6. Sir Lancelot Holland

    End of action screen

    I think much depended on the the Captain and the circumstances, would John Paul Jones have boarded Seraphis if he were not aware that Bonnehomme Richard was already sinking? Certainly, a less aggressive Captain would not have attempted to emulate Nelson's patent boarding Bridge, and, had it of gone disastrously wrong, even his national popularity would not have saved him from a General Courts Martial, as it did, at least once in his career. While these are two well known boarding actions, and, it is easy to attribute motivation in hindsight, as you say, boarding, particularly pirates and Naval Captains eager for the prize money, and possibly the reputation that could, and, often did, ensure promotion in a very slow promotional system, was, the bread and butter of Naval warfare, even as late as 1940 when Captain Philip Vian boarded the supply ship Altmark in Norwegian waters (an act of Piracy, given that Norway was neutral and not yet invaded, authorised by the First Sea Lord himself) from HMS Cossack with his destroyer Flotilla, in the presence of the Royal Norwegian Navy, freeing 299 British seamen captured by the Graf Spee may have been instrumental in his promotion to Rear Admiral, his decoration, a Distinguished Service Order for that action notwithstanding, undoubtedly, receiving 2 bars to his DSO for his attack on a convoy at Egero Light and his Destroyer Flotilla's actions (including the ORP Piorun, a Polish Destroyer, which was part of that Flotilla at the time) against KMS Bismark may also have contributed to that Promotion. Even today, all Navy's still board ships, for various reasons, albeit, less violently, it is routine, bread and butter work, and, almost, never receives recognition in the way it did during the age of sail.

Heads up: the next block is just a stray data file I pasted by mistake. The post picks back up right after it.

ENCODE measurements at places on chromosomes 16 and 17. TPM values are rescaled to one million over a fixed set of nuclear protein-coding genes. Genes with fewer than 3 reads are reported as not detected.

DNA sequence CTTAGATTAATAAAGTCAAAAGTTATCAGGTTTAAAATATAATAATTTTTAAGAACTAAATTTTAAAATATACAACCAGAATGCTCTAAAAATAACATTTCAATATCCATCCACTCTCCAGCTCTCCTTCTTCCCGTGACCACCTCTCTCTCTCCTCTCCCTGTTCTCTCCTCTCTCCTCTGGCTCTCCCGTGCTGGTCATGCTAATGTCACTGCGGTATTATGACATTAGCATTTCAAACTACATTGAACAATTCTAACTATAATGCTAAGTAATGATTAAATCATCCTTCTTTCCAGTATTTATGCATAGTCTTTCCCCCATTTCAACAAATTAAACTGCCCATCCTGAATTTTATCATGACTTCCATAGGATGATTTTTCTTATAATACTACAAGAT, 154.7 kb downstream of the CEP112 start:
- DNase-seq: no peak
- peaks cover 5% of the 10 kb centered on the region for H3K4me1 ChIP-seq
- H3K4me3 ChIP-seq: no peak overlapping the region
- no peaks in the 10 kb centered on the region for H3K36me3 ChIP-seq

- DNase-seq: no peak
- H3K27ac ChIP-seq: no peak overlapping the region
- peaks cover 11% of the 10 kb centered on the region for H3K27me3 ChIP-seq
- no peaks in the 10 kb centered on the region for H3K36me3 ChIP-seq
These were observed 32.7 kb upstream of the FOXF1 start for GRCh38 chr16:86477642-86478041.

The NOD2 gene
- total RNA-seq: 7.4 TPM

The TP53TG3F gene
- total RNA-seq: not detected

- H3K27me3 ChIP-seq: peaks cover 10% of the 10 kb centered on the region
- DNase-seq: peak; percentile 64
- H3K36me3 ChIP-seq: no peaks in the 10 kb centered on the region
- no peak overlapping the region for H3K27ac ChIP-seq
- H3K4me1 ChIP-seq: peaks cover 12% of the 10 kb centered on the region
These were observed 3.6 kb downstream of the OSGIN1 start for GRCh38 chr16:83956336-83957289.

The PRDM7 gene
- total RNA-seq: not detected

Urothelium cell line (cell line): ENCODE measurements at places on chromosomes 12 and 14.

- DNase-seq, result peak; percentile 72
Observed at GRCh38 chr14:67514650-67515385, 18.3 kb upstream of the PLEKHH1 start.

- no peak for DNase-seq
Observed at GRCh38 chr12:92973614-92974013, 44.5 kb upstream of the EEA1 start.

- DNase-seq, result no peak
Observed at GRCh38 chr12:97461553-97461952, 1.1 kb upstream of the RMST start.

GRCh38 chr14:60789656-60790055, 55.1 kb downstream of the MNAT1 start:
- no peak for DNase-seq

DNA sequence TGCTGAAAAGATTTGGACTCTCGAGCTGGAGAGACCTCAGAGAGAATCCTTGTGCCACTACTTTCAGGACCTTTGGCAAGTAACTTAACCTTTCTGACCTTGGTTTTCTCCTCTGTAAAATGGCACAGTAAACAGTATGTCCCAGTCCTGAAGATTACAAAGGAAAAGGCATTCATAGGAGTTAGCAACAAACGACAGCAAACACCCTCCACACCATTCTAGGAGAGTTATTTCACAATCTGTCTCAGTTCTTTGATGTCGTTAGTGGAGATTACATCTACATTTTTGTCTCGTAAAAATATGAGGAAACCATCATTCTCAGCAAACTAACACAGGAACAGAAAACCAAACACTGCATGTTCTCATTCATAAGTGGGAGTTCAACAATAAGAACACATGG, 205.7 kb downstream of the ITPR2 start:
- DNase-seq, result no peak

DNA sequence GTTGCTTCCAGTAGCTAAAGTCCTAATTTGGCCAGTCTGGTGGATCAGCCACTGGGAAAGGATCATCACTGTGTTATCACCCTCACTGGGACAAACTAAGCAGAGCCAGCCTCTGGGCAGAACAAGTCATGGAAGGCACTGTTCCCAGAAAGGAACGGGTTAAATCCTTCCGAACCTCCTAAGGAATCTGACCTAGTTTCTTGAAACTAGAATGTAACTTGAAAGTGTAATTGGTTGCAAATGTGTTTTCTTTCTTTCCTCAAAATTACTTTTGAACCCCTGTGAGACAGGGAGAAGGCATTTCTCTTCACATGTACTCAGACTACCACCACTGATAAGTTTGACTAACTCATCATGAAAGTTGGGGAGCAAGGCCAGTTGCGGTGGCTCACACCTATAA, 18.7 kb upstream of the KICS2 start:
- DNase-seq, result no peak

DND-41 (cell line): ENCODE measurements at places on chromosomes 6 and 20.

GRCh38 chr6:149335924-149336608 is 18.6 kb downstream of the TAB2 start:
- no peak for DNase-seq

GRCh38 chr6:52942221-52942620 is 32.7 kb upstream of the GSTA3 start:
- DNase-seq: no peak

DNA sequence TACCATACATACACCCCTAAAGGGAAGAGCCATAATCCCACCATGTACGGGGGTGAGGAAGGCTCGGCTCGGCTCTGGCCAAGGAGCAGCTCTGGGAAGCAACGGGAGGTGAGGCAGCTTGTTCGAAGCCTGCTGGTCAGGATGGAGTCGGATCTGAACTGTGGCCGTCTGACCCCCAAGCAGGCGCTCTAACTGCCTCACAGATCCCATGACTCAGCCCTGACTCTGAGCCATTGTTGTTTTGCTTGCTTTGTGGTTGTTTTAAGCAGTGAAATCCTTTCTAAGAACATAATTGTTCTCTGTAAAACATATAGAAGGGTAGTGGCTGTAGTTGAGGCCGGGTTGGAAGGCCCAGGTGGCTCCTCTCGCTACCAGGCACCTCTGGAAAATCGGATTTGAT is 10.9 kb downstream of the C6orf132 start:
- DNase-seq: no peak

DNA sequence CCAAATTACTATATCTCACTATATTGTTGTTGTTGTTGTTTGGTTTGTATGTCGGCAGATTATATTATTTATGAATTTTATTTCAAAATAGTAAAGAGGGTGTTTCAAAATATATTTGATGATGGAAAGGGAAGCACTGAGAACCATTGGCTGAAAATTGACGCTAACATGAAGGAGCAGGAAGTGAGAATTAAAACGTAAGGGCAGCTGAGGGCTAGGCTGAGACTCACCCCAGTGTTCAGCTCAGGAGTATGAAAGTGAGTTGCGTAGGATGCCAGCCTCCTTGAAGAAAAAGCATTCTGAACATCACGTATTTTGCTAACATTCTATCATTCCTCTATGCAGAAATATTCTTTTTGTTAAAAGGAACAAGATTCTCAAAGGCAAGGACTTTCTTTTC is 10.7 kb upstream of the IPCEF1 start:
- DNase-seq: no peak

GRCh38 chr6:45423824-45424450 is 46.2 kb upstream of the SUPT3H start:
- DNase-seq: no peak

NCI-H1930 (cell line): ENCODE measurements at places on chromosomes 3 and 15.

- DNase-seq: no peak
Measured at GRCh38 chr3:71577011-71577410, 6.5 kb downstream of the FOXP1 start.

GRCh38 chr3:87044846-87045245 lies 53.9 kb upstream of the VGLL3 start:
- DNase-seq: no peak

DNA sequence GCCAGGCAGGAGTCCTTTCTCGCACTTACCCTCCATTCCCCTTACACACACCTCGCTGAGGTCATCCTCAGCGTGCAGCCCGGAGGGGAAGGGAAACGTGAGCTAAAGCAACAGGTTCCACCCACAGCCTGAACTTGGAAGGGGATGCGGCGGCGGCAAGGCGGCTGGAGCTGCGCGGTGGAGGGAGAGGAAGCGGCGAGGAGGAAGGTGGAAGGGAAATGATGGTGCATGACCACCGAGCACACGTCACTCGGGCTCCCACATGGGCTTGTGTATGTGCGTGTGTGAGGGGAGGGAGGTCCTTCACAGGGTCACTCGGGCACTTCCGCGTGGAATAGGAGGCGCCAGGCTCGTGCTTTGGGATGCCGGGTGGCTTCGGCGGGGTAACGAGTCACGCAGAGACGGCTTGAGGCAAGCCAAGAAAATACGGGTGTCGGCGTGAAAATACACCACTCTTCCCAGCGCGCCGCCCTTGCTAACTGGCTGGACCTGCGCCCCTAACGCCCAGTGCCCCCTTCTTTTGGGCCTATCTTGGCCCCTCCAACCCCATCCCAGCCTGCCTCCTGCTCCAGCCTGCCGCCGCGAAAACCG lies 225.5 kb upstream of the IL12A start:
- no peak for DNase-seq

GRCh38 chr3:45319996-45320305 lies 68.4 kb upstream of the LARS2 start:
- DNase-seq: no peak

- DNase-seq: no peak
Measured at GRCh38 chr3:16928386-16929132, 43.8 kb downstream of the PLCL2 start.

7. Sir Lancelot Holland

    Immersive Open World Navigation